Jonathan Caouette: After I made Tarnation in 2004, my life changed a lot. I made this large splash with the film that got a lot of attention and I became a filmmaker after putting my family out there. It was something very personal. It was as though the universe is saying, “You’ve exploited yourself and your family—not in a bad way necessarily. But now you’ll have to pay for it by being a full-time caretaker,” which I have no qualms at all. I love my family immensely. But there were also a lot of personal things happening simultaneously while I was promoting the film. The circumstances surrounding my mother and grandfather had led me move them to New York and take care of them. During the course of that year, there was a big span of time when I didn’t do anything creative. Since Tarnation, I haven’t felt I made any film that I can fully endorse on the same level as Tarnation because it was something I made at home and was discovered later. It was a wonderful thing that happened at a certain time and place. When I made Tarnation, no one expected anything from me because no one knew who I was. Afterwards, having become a caretaker for my family while trying to get different films out the door, it was extremely exhausting and challenging to my psyche. The three films I did subsequently, including All Tomorrow’s Parties and Walk Away Renee, haven’t had the same level of energy that was put into Tarnation. I don’t want to say Walk Away Renee is a sequel because it is definitely its own film. If anything, it is a conclusion to Tarnation. Continue reading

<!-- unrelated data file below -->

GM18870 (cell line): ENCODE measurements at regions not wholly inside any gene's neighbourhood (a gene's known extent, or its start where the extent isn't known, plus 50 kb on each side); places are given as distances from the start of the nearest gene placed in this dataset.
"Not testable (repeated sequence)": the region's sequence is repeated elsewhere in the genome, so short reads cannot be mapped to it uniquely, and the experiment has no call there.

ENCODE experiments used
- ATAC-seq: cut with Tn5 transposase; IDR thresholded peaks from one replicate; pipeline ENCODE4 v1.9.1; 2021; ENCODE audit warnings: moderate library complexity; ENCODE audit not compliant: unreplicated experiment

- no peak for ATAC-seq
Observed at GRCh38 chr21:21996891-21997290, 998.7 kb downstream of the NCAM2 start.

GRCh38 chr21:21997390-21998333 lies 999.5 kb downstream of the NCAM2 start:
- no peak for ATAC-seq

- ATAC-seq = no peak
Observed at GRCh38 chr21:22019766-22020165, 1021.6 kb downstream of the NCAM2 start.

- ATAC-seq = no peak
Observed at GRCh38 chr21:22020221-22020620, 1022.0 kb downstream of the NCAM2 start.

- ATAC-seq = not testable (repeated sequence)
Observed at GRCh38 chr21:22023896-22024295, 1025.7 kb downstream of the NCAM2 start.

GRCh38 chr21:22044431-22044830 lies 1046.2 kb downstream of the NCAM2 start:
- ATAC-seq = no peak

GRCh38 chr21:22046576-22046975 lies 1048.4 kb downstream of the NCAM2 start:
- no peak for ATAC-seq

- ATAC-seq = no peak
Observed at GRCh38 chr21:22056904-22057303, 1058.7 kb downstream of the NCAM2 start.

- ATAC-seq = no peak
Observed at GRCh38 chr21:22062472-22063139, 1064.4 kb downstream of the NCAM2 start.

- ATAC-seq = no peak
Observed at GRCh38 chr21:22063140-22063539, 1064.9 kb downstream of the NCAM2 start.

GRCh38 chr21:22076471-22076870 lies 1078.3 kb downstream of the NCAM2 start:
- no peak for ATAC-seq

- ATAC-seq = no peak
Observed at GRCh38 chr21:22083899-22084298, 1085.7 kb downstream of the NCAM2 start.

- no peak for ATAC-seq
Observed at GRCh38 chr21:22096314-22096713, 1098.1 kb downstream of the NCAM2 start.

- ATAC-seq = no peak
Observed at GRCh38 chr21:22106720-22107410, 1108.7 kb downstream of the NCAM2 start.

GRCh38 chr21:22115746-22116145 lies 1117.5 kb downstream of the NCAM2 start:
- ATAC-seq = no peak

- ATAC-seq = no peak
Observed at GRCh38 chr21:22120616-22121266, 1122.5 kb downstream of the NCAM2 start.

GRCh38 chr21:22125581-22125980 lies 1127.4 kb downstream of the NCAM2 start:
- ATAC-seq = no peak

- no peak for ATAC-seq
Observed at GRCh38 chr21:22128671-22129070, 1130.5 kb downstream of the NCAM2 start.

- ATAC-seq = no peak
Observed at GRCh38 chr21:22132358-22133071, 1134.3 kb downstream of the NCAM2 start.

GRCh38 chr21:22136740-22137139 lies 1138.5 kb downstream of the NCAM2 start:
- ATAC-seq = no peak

In Beasts of the Southern Wild, precocious six-year-old Hushpuppy (Quvenzhané Wallis) lives with her alcoholic father, Wink (Dwight Henry), in the squalor that is known as The Bathtub, a fictional community in the swamplands of the post-apocalyptic American South. As the ice caps are melting and dry land is increasingly rare, the devil-may-care residents of The Bathtub live free and party hard despite being bounded within the borders of levees built by the industrial society. As we are told by Hushpuppy’s voiceover in the opening montage, her beloved home may be primitive and unkempt, but it is a place where babies roam free and the music never stops. Unfortunately, life as she knows it is threatened by a storm that flooded The Bathtub to the brim while her father is slowly dying from a mysterious ailment. Continue reading